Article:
This Day in History — May 11
Today is the 131st day of 2021. There are 234 days left in the year.
2000: With the birth of a baby girl named Astha — “Faith” in Hindi — India’s population officially hits one billion.
1507: France annexes Genoa in Italy.
1745: French under Marshal Saxe defeat English at Fontenoy and conquer Austrian Netherlands.
1812: Britain’s Tory Premier Spencer Perceval is assassinated by a mad man in the House of Commons.
1824: British forces take Rangoon in Burma — now Myanmar — during the first Anglo-Burmese war.
1860: The Expedition of the Thousand under Giuseppe Garibaldi lands in Sicily to overthrow the Bourbon kingdom and ultimately create modern Italy.
1927: The Academy of Motion Picture Arts and Sciences — best known for the Academy Award (Oscars) — was founded during a banquet at the Biltmore Hotel in Los Angeles.
1943: US forces land at Attu in Aleutian Islands in World War II. It is the first American territory regained from Japan.
1944: Allied forces launch a major offensive in central Italy.
1947: The B F Goodrich Co of Akron, Ohio, announces the development of a tubeless tire.
1949: Israel is admitted to United Nations; Siam changes its name to Thailand.
1971: The ancient temples at Angkor Wat are damaged by artillery fire in fighting between Cambodian Government and communist forces.
1973: Lower House of West German legislature ratifies treaty establishing formal relations between the two halves of divided Germany.
1975: Laos Premier Souvanna Phouma concedes communist victory in his country.
1981: Reggae icon, the legendary Robert Nesta “Bob” Marley, dies in a Miami hospital at age 36.
1985: More than 50 people die when a flash fire sweeps a packed soccer stadium in Bradford, England.
1987: Indian Prime Minister Rajiv Gandhi’s Government imposes direct federal control of Punjab State due to violence by Sikh separatists.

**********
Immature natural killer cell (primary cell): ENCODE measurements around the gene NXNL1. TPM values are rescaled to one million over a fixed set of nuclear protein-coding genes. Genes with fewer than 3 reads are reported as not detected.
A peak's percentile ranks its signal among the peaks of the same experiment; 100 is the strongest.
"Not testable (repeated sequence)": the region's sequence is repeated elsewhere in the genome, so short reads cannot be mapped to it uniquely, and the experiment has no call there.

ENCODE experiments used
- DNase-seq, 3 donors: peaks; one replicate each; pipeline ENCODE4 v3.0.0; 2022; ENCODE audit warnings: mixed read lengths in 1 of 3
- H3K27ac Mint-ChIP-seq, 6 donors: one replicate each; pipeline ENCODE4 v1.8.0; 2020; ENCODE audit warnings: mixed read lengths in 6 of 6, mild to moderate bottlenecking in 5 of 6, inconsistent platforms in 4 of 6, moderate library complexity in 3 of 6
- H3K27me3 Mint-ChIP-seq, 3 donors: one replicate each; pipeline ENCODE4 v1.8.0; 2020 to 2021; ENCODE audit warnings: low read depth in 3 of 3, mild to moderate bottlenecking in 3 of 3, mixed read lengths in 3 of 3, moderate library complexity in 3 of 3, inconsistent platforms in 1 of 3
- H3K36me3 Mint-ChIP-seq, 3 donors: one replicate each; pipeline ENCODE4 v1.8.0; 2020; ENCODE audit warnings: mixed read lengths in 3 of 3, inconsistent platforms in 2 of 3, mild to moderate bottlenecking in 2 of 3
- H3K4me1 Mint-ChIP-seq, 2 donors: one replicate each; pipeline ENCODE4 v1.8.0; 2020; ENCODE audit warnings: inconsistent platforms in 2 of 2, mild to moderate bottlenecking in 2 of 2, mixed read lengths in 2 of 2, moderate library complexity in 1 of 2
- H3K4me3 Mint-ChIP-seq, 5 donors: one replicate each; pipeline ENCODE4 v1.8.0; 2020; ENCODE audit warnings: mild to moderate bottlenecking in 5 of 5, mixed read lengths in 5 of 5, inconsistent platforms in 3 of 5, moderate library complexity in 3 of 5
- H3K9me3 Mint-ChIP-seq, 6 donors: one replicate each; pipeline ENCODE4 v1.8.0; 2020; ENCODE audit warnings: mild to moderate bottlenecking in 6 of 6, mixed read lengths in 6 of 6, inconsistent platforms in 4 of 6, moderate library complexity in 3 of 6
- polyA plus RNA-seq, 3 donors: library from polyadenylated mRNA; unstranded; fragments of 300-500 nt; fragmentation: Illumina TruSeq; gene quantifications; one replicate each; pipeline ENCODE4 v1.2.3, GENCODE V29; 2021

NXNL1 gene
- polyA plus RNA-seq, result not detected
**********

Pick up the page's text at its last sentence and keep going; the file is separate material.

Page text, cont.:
1988: Guatemalan army says it quashed military coup attempt on President Vinicio Cerezo’s civilian Government.
1993: Fire in a Thailand doll factory kills at least 188.
1994: Southern forces fire a Scud missile into the northern capital of San’a, Yemen, killing 25 people.
1995: A global conference at the United Nations decides to extend the Nuclear Nonproliferation Treaty indefinitely.
1996: A tornado rips through northern Bangladesh, killing more than 600 villagers and injuring at least 34,000.
1997: The Deep Blue IBM computer becomes the first to defeat the world chess champion, winning a six-game match against Garry Kasparov in New York.
1998: India conducts three underground nuclear tests, the country’s first since 1974 and the world’s first since 1996.
1999: North Atlantic Treaty Organization (NATO) bombards a wide swath of Yugoslavia, saying it does not believe Slobodan Milosevic has begun withdrawing his forces from Kosovo.
2001: A Dutch court convicts seven men in the deaths of 58 Chinese migrants who suffocated in a truck container while seeking a better life in Britain.
2005: South American and Arab leaders endorse a declaration calling for free trade rules that benefit the poor and closer political and economic ties between the two far-flung regions at the end of a two-day summit held in Brazil.
2006: Thousands of riot police in Cairo break up pro-reform protests, chasing and roughing up demonstrators who gathered to support two Egyptian judges facing disciplinary action after they blew the whistle on election fraud.
2007: North and South Korea adopt a military agreement enabling the first train crossing of their heavily armed border in more than half a century.
2008: Sri Lankan President Mahinda Rajapaksa hails his party’s election victory in the country’s tense Eastern Province as a mandate to push ahead with his war against Tamil Tiger rebels in the north.
2009: Pope Benedict XVI confronts the dark history of his native Germany on the first day of his trip to Israel, shaking the hands of six Holocaust survivors.
2010: Conservative leader David Cameron becomes Britain’s youngest prime minister in almost 200 years after Gordon Brown stepped down and ended 13 years of Labour Government.
2011: Embattled Libyan ruler Moammar Gadhafi makes a television appearance, the first since his son was killed in NATO air strike.
2013: Former Pakistani Prime Minister Nawaz Sharif declares victory after an election marred by violence.
2014: Ninety per cent of voters in a key industrial region in eastern Ukraine come out in favour of sovereignty, pro-Russian insurgents say.
Baron Munchhausen, German storyteller (1720-1797); Irving Berlin, US songwriter (1888-1989); Paul Nash, British artist (1889-1946); Salvador Dali, Spanish artist (1904-1989); Richard P Feynman, US physicist (1918-1988); Natasha Richardson, actress (1963-2009); Mort Sahl, US comedian (1927- ); Mark Herndon, drummer with country group Alabama (1955- ); Nation of Islam leader Louis Farrakhan (1933- ); Rapper Ace Hood (1988- ); Syringa Marshall-Burnett, Jamaican nurse, educator, and politician (1935- )
— AP & Observer
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